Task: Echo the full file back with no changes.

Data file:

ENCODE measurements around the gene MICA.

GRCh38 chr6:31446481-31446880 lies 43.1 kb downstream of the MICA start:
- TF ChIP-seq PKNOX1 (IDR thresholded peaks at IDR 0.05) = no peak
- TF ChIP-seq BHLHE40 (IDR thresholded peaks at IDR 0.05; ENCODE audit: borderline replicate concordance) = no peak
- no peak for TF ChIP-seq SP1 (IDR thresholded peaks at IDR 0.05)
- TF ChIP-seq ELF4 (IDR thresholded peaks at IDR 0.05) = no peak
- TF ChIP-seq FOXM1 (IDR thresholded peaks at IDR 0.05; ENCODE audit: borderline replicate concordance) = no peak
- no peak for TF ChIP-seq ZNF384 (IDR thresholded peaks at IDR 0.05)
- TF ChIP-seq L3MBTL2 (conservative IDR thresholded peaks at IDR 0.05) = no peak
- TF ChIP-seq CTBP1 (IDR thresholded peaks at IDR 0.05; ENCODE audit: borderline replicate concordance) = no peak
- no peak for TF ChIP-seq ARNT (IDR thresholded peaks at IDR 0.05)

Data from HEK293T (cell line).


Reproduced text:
ENCODE measurements around the gene MICA.

GRCh38 chr6:31446481-31446880 lies 43.1 kb downstream of the MICA start:
- TF ChIP-seq PKNOX1 (IDR thresholded peaks at IDR 0.05) = no peak
- TF ChIP-seq BHLHE40 (IDR thresholded peaks at IDR 0.05; ENCODE audit: borderline replicate concordance) = no peak
- no peak for TF ChIP-seq SP1 (IDR thresholded peaks at IDR 0.05)
- TF ChIP-seq ELF4 (IDR thresholded peaks at IDR 0.05) = no peak
- TF ChIP-seq FOXM1 (IDR thresholded peaks at IDR 0.05; ENCODE audit: borderline replicate concordance) = no peak
- no peak for TF ChIP-seq ZNF384 (IDR thresholded peaks at IDR 0.05)
- TF ChIP-seq L3MBTL2 (conservative IDR thresholded peaks at IDR 0.05) = no peak
- TF ChIP-seq CTBP1 (IDR thresholded peaks at IDR 0.05; ENCODE audit: borderline replicate concordance) = no peak
- no peak for TF ChIP-seq ARNT (IDR thresholded peaks at IDR 0.05)

Data from HEK293T (cell line).